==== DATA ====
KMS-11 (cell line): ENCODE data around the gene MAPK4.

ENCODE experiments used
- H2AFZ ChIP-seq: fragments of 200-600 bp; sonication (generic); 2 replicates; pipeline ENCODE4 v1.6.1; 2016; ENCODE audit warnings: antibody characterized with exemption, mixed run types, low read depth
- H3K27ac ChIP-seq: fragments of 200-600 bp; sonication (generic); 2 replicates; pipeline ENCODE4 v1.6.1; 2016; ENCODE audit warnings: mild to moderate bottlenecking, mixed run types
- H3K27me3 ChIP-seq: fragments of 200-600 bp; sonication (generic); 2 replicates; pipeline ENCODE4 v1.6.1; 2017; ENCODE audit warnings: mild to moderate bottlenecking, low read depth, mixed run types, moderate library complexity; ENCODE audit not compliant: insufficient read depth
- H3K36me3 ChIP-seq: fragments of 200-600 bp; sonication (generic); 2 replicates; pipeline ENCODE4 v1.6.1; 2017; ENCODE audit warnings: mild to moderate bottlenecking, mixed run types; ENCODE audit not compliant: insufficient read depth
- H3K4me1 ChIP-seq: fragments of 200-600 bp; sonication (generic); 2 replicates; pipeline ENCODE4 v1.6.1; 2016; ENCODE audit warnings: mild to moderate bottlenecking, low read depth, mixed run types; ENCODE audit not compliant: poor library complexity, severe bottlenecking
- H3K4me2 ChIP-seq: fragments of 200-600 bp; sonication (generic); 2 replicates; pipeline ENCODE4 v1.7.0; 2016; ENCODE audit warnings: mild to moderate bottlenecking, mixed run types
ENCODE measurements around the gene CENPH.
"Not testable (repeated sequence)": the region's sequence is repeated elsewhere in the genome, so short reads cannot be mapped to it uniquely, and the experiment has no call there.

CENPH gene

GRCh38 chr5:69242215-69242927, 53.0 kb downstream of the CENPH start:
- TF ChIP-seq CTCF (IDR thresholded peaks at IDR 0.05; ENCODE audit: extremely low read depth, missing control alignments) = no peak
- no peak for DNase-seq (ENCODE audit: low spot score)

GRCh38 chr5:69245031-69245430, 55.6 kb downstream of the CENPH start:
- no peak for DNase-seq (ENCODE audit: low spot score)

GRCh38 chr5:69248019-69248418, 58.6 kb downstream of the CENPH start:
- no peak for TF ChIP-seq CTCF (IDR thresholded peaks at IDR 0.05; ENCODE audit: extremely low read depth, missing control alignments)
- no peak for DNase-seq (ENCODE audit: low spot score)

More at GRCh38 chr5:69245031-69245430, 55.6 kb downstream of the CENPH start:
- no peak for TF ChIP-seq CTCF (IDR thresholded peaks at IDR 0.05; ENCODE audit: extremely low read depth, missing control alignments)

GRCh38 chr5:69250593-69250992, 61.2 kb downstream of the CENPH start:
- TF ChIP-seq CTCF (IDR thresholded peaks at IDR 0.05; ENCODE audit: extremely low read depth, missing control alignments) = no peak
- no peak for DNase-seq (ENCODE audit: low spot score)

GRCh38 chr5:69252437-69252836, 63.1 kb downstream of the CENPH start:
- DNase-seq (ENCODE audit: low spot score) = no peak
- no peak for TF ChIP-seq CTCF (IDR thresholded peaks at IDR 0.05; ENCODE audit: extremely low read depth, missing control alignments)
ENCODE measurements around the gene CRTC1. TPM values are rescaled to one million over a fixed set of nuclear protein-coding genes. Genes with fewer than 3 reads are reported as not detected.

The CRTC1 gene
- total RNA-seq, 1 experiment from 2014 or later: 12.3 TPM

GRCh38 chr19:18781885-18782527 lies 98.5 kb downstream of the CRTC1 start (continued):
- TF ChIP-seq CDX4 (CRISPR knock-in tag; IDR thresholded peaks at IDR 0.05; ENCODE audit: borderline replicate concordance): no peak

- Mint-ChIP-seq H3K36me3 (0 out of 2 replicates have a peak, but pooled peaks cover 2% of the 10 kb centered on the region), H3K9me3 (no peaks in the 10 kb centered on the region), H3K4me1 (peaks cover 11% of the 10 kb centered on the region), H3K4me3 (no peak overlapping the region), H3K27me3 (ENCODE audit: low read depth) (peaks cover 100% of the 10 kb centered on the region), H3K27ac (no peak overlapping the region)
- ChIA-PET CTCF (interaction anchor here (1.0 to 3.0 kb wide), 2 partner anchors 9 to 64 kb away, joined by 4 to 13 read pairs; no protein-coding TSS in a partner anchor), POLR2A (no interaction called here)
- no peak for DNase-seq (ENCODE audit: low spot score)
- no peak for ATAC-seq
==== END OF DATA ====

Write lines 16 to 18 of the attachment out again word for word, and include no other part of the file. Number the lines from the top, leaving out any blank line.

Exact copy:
- no peak for DNase-seq (ENCODE audit: low spot score)

GRCh38 chr5:69248019-69248418, 58.6 kb downstream of the CENPH start:
- no peak for TF ChIP-seq CTCF (IDR thresholded peaks at IDR 0.05; ENCODE audit: extremely low read depth, missing control alignments)